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Law enforcement must protect both public safety and the rights of individuals. This is why arrests and use of force should be last resorts, not first options, for police. The ACLU-WA advocates for stronger laws regulating police use of force, alternatives to arrest and incarceration, and de-escalation practices and training. And to ensure law enforcement is accountable to the people they serve, the ACLU-WA works for greater community oversight, such as independent civilian review boards with disciplinary authority.
Change state law on prosecuting police for killings
Victory:  Spokane Police will no longer unlawfully detain immigrants
Demand justice: There must be a just response to the killing of Charleena Lyles
Know your rights:  Download our guide on what to do if you're stopped by the police

Resources

Published: 
Thursday, June 19, 2014
When people hear that their police department is considering equipping officers with body cameras, their initial reaction is likely to be “Good!”  Many instances of police misconduct have come to light over the years because someone recorded the incident with a mobile camera. So having a camera attached to each officer seems like a great way to ensure accountability.
Published: 
Monday, May 12, 2014
Transforming an institution’s practices and culture takes endurance, dedication, and tenacity.  Doubly so when attempting to transform a police department - an institution modeled on the military - into one that understands its roles as “servants of the Constitution” and “guardians of the community,” as Sue Rahr describes it.
Published: 
Wednesday, May 7, 2014
A man whom Sunnyside police arrested for videotaping a SWAT team has received an $8,000 settlement, reports the Yakima Herald-Republic. After the man posted a videotape of his arrest on YouTube, police requested the charges be dropped and the man sued for the violation of his rights.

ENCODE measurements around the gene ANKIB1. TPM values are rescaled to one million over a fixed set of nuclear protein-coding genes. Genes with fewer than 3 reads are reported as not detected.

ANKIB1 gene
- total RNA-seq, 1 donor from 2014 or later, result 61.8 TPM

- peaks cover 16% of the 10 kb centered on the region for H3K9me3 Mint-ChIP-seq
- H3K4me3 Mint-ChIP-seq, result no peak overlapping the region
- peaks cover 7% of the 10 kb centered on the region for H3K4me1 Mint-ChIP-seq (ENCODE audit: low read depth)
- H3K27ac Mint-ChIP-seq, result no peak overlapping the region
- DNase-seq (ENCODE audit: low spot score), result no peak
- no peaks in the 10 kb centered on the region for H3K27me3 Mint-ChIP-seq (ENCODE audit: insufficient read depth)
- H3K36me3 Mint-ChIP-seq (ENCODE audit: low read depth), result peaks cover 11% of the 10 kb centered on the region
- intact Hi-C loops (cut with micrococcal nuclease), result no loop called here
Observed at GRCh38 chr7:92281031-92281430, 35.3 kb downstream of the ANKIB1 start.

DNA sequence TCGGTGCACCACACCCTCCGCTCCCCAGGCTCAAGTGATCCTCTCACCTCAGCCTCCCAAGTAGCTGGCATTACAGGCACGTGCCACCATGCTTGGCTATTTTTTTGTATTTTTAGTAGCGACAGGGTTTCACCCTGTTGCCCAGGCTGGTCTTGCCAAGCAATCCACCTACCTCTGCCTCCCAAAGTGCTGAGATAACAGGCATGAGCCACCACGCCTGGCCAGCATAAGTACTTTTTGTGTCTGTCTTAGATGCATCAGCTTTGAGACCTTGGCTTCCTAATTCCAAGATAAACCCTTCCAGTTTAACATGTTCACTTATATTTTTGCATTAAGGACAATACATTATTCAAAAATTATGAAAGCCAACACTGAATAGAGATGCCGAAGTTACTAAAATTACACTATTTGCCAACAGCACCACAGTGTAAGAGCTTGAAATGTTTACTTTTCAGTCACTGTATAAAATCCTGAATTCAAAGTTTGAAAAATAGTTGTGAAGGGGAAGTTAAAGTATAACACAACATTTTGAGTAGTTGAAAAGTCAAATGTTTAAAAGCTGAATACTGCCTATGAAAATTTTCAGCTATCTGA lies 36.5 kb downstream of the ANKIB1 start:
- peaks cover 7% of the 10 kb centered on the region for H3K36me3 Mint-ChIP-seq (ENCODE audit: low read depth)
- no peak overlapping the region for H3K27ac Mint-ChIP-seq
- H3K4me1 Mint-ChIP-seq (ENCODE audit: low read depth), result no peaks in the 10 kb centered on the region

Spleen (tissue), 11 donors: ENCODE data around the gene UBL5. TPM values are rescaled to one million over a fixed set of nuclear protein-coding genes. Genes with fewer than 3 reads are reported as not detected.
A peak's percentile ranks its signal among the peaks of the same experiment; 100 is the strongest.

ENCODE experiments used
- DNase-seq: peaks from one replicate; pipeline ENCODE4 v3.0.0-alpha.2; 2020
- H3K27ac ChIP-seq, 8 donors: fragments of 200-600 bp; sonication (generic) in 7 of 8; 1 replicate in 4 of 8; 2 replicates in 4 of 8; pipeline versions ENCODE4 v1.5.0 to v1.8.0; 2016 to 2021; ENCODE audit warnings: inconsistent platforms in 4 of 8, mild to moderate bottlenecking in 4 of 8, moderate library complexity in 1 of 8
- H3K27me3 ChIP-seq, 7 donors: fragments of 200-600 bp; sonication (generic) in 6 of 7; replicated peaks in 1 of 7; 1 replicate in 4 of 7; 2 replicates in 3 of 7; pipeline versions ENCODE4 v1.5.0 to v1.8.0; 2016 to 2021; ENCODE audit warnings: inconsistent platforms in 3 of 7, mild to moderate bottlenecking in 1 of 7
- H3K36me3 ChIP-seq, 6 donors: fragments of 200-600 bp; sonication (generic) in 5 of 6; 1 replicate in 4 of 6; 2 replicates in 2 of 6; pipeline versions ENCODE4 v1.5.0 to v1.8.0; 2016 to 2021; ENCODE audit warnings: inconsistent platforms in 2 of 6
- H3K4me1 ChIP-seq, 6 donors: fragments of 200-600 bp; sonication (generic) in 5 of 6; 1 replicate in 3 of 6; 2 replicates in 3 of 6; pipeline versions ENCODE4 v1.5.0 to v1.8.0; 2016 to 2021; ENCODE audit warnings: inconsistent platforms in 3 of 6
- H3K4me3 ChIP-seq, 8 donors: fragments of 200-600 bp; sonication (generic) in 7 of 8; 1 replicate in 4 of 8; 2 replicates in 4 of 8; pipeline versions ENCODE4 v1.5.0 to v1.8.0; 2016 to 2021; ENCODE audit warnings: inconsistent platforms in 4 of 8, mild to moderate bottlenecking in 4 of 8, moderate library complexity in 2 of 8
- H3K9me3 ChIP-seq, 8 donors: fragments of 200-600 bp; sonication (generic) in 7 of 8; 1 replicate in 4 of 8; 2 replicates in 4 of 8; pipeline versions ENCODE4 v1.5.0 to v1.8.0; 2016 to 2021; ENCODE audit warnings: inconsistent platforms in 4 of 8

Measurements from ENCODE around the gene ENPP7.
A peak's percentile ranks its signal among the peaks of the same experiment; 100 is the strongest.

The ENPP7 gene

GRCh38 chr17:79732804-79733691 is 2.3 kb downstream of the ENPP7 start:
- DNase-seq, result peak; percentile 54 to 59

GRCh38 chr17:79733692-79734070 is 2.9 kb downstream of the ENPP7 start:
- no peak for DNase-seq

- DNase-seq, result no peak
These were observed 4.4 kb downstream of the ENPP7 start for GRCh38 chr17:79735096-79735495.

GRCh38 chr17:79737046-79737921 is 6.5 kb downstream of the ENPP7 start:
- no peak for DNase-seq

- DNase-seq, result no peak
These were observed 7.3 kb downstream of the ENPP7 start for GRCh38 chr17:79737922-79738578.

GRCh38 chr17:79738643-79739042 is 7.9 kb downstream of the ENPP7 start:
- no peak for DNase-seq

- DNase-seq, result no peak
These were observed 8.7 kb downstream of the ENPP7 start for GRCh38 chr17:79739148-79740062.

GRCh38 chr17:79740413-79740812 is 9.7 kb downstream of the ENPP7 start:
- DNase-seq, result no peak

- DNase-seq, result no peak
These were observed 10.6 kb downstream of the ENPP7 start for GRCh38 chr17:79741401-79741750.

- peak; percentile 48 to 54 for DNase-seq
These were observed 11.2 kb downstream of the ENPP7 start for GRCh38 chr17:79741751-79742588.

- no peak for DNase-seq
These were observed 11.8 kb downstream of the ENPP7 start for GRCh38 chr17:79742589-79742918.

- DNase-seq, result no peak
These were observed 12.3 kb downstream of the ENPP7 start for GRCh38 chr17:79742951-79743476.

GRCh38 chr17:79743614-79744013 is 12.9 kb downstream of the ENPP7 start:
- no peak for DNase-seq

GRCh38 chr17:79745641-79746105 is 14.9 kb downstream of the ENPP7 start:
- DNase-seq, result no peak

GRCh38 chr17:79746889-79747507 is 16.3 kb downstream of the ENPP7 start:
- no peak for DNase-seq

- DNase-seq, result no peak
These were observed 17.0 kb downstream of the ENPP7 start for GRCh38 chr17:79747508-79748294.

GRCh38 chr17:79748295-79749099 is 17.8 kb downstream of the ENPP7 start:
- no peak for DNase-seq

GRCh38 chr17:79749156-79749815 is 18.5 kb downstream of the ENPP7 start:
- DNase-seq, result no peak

Published: 
Monday, March 24, 2014
Last week we told you about the new federal data that highlights the problem of students of color and those with disabilities being systematically denied access to education by being suspended and expelled at rates 3 to 2 times higher respectively than there peers.
Published: 
Tuesday, March 11, 2014
The ACLU has long been concerned about the use of facial recognition systems and the broad fishing expeditions for which they can be used.  That’s why the ACLU of Washington worked hard to change the Seattle Police Department’s proposed policy for the Booking Photo Comparison Software (BPCS).
Published: 
Friday, October 18, 2013
Last year, after pressure from the ACLU and a number of community groups, the City of Seattle and the Department of Justice entered into a settlement agreement relating to police practices. It avoided a lengthy court battle over DOJ’s allegations that the Seattle Police Department had a pattern or practice of the excess use of force.
Published: 
Wednesday, October 9, 2013
Police departments across the state have adopted or are looking to buy on-officer recording systems, or “body cameras,” to provide oversight for law enforcement. These cameras can be very beneficial for accountability to prevent or identify police misconduct. But, they also pose risks to privacy for those captured in the recordings.
News Release, Published: 
Wednesday, March 6, 2013
The ACLU of Washington and ACLU affiliates in 23 other states today simultaneously filed public records requests to determine the extent to which local police departments are using federally subsidized military technology and tactics that are traditionally used overseas.
News Release, Published: 
Wednesday, January 9, 2013
January 23 - Update:  The jury today reached a verdict and ruled in favor of the City of Tacoma.  No decision has been made yet as to whether to appeal the case. Suit Says Police Actions Aimed to Prevent Peaceful Protest The ACLU-WA is representing six citizens who are suing over violations of their rights to free speech and assembly by police at anti-war demonstrations at the Port of Tacoma. A jury trial in the case began in federal district court in Tacoma on January 7.
Published: 
Wednesday, January 2, 2013
Seattle can become a national leader in establishing tight regulations for police drones. City leaders should seize the opportunity without delay.

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